John VALLANCE

VALLANCE, John

Parliamentary Career

October 29, 1925 - July 2, 1926
LIB
  South Battleford (Saskatchewan)
September 14, 1926 - May 30, 1930
LIB
  South Battleford (Saskatchewan)
July 28, 1930 - August 14, 1935
LIB
  South Battleford (Saskatchewan)

Most Recent Speeches (Page 1 of 336)


July 4, 1935

Mr. VALLANCE:

Yes. Under this definition it will be possible for an owner as well as a tenant to take advantage of the bill. Section 6 of the bill is also to be commended. There is a belief abroad in Canada that some of the mistakes made by Mr. McFarland, provided that we admit that mistakes were made, might have been prevented had a board been set up instead of a one man commission. We have gone even further in this bill; we propose to set up an advisory committee. The section reads:

The governor in council may appoint during pleasure an advisory committee to advise the board, which committee shall consist of not more than seven members of whom four shall represent wheat producers.

[Mr. Vallance.1

The section then goes on to define the functions of this committee. The committee may be called at least once a month and it must report to the minister. Section 7 deals with the powers of the board. It reads, in part:

(e) to pay to producers delivering wheat at the time of delivery or at any time thereafter as may be agreed upon such fixed price per bushel,-

There were some who thought that a clause should be inserted to provide that the fixed price should cover at least the cost of production. It would be very difficult to determine the cost of production of a bushel of wheat. In some portions of the west the average crop will be between 30 and 45 bushels per acre, while in other portions the average is around 12 bushels. The average for the whole province of Saskatchewan is 16 bushels per acre, so it will be seen that it would be very difficult to arrive at the cost of producing a bushel of wheat.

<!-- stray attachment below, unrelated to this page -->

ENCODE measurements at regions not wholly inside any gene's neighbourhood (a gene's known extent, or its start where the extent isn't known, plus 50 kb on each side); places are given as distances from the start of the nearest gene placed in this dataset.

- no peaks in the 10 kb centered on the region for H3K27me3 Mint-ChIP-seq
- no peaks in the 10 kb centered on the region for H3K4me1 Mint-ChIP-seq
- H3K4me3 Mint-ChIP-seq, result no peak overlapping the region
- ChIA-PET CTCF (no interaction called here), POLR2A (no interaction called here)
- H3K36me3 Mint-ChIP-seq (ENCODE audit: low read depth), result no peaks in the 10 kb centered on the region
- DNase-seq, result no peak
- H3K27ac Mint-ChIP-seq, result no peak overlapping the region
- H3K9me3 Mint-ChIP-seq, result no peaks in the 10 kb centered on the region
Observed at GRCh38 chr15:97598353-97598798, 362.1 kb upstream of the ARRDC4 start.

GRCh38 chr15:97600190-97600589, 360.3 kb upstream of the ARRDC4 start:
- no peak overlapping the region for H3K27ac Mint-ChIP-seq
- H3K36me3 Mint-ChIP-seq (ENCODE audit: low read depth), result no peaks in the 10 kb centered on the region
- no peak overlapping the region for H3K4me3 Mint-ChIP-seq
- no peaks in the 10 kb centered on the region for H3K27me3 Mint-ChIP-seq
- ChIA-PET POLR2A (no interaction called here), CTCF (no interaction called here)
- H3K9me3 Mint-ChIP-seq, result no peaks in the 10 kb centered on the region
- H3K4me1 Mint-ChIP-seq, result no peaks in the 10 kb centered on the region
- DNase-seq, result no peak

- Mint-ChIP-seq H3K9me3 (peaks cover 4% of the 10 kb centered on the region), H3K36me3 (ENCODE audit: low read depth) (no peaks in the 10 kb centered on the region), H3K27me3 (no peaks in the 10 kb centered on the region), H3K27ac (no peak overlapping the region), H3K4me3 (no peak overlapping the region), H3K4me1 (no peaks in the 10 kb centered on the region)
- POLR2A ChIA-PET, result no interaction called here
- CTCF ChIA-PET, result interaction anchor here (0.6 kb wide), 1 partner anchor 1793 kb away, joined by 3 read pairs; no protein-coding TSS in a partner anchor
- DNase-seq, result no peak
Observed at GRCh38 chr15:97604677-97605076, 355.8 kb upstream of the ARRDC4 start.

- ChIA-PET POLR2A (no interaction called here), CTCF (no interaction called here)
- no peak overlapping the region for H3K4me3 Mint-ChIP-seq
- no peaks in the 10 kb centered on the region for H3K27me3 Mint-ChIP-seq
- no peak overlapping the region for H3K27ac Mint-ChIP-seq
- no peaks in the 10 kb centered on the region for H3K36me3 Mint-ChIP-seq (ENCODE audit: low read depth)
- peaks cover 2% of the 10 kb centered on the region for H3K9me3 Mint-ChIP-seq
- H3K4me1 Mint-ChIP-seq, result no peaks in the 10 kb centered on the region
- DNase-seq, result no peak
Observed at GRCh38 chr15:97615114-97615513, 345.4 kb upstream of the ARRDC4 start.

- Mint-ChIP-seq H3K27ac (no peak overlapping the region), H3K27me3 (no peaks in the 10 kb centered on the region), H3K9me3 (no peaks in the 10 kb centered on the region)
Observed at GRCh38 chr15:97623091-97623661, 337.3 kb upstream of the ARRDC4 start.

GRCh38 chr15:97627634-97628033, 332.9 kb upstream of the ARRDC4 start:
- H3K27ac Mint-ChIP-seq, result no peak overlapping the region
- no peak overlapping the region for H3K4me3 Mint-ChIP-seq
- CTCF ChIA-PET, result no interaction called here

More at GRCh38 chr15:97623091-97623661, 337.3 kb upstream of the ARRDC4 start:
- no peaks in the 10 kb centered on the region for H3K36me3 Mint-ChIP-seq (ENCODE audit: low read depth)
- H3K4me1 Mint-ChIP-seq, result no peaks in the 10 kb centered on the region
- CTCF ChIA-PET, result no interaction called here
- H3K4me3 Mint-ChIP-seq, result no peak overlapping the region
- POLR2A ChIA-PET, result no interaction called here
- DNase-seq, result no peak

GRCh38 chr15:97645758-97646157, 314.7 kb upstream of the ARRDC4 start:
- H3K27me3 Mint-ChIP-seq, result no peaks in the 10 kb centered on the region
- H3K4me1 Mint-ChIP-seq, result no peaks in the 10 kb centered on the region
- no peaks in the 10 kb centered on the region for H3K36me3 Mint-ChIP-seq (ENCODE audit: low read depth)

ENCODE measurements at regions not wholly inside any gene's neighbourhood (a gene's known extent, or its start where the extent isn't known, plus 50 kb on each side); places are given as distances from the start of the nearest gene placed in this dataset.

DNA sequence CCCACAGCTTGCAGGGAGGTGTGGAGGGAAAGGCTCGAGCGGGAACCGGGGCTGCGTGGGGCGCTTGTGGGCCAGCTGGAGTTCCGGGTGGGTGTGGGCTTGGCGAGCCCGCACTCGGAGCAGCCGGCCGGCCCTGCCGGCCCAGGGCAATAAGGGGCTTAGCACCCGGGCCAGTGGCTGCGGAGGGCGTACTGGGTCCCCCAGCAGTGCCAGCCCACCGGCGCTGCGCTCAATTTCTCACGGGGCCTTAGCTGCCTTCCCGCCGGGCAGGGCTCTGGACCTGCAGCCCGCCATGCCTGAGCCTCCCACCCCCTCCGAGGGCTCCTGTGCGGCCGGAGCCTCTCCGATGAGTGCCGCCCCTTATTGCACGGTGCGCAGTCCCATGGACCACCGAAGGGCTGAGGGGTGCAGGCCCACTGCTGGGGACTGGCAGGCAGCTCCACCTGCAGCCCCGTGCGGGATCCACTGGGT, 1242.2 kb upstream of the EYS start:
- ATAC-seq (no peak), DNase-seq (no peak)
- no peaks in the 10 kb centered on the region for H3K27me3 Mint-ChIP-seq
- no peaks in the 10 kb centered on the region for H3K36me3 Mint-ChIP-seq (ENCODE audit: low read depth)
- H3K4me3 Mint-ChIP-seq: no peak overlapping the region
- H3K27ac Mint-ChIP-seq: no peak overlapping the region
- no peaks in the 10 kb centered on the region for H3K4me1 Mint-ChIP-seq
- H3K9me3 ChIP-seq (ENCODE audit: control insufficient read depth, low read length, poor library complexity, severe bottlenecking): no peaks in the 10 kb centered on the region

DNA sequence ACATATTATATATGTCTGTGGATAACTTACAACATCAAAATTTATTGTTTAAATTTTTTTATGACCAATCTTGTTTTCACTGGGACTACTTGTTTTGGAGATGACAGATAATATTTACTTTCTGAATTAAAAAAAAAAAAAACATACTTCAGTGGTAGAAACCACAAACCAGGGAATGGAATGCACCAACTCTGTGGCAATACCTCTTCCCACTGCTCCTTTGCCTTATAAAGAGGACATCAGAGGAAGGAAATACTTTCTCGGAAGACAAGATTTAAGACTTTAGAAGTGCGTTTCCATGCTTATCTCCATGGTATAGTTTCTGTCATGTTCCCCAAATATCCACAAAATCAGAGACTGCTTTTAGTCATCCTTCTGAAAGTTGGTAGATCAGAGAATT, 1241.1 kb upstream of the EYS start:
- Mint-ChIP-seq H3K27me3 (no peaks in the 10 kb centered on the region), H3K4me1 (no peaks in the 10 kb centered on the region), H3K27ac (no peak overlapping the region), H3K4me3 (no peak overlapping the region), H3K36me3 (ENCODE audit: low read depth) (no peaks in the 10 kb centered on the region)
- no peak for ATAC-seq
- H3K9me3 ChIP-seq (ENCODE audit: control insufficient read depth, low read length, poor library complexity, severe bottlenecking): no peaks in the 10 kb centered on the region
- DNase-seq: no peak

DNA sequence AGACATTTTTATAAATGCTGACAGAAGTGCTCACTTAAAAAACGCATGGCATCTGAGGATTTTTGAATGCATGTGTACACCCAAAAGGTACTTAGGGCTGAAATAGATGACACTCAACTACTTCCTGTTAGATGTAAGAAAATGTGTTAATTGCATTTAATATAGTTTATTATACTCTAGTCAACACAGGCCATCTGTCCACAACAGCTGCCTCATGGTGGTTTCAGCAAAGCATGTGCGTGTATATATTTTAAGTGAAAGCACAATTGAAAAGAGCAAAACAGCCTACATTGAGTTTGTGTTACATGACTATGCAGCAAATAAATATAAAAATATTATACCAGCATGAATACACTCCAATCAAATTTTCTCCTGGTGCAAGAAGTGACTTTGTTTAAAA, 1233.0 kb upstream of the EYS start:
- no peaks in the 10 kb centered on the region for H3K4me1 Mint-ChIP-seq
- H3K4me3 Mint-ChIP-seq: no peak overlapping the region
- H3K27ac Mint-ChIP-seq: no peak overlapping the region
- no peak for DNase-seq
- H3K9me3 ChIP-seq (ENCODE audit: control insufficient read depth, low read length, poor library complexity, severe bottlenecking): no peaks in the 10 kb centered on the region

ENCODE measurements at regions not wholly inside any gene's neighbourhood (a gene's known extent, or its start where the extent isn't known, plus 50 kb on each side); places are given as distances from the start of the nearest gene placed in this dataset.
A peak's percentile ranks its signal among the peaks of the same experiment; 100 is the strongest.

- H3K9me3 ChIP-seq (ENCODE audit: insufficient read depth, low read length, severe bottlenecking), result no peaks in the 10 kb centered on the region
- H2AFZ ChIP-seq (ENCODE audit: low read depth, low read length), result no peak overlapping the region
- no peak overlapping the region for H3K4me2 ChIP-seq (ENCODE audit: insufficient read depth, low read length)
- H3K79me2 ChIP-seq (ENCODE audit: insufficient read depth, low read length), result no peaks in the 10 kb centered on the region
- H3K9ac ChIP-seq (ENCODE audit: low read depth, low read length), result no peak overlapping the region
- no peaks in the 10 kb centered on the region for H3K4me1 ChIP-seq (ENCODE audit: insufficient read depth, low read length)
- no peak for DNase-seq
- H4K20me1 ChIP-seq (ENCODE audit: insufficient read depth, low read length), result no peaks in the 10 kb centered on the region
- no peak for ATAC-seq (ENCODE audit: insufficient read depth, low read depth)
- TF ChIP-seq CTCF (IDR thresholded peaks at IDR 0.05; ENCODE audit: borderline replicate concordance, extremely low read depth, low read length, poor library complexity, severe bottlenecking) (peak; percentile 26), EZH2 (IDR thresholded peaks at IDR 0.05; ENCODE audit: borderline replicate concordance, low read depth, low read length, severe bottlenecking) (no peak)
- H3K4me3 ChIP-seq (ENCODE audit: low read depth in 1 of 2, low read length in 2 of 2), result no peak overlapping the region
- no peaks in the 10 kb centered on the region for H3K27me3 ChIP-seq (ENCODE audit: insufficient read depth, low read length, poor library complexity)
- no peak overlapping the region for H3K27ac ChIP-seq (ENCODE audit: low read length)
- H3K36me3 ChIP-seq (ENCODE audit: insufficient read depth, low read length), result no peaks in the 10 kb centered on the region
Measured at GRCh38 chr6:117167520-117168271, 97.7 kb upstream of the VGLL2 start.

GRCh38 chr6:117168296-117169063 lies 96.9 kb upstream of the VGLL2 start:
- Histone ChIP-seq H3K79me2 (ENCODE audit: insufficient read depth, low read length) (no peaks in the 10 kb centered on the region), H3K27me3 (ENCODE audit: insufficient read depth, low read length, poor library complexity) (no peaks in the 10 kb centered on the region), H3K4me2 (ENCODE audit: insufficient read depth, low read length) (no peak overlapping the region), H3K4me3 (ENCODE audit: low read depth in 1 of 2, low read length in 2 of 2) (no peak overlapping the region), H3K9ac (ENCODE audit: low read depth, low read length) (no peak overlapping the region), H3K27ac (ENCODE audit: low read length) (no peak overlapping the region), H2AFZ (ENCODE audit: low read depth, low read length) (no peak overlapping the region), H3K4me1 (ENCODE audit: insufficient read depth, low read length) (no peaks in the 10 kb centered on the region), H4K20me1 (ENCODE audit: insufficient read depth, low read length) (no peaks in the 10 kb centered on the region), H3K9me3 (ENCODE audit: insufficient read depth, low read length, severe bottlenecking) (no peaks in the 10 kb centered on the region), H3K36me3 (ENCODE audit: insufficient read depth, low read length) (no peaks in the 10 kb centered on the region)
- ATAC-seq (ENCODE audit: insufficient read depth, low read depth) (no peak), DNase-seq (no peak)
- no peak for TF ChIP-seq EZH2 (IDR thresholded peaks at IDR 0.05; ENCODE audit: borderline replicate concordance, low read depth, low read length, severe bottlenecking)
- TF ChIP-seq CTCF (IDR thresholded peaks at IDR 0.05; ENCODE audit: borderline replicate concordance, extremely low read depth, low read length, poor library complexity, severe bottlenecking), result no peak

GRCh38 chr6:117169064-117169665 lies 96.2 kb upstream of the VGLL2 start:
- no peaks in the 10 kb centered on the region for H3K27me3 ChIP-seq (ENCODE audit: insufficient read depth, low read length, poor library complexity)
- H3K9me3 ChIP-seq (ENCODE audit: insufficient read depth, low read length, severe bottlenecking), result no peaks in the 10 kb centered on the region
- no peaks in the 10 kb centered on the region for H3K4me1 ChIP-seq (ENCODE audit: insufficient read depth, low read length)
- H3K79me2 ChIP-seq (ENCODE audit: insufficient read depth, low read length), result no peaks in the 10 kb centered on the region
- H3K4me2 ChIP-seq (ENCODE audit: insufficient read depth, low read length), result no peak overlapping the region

We come now to section 8 which further defines the duties of the board. This section reads, in part:

(k) to make such investigations as from time to time it may deem necessary of the operations of the Winnipeg Grain and Produce Clearing Association and the Winnipeg Grain Exchange in their dealings with wheat and other grains where such wheat and other grains are the subject of transactions affecting interprovincial or international trade, and for the purposes aforesaid the board shall have, without the issue of any commission, all the power and authority conferred upon a commissioner appointed under the Inquiries Act, being chapter ninety-nine of the revised statutes of Canada. 1927, and shall from time to time report to the minister the result of such investigations.

I think this section gives us a weapon to investigate the transactions of the grain exchange. It will be noticed that the board can buy only from producers and that it has no right to buy hedges. The trade itself will have to depend on some other organization to take up their hedges. I contend that the very apposite result to that referred to by the hon. member for Acadia will result from the operations of this board. I believe that the board will have such control of the market that the trade will take very little grain. In my opinion the board will take seiventy-five per cent of the grain offered.

I do not know that I can say anything further. I am like the hon. member for Melville (Mr. Motherwell): if anyone oan suggest an amendment while we are taking up this bill clause by clause which will benefit the producer any more than he is benefited by this bill, I shall support it.

Companies Act-Senate Amendments

Topic:   QUESTIONS
Subtopic:   CANADIAN GRAIN BOARD
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July 4, 1935

Mr. VALLANCE:

You are all wrong.

Topic:   QUESTIONS
Subtopic:   CANADIAN GRAIN BOARD
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July 4, 1935

Mr. VALLANCE:

Mr. Chairman, I have paid a great deal of attention to the discussion that has taken place on the bill that is now before the committee, and I can hardly follow the reasoning of the hon. member for Acadia (Mr. Gardiner) when he says that this board will be almost inoperative unless clauses 9, 10, 11 and 16 of the original bill are included in this bill. If he has read the bill, and I assume he has, I am sure he will agree that any power that was given to Mr. McFarland was given to this board; indeed the board has even greater power, because when it comes to the fixing of the initial payment the board has power to do whatever it chooses. Whether clauses 9, 10, 11 and 16 were in the bill or not, the board has still the same power to set the price, and the fact that these clauses are not in the bill does not mean that the board will act any differently from what they would if they were in the bill. So I do not see very much in that point.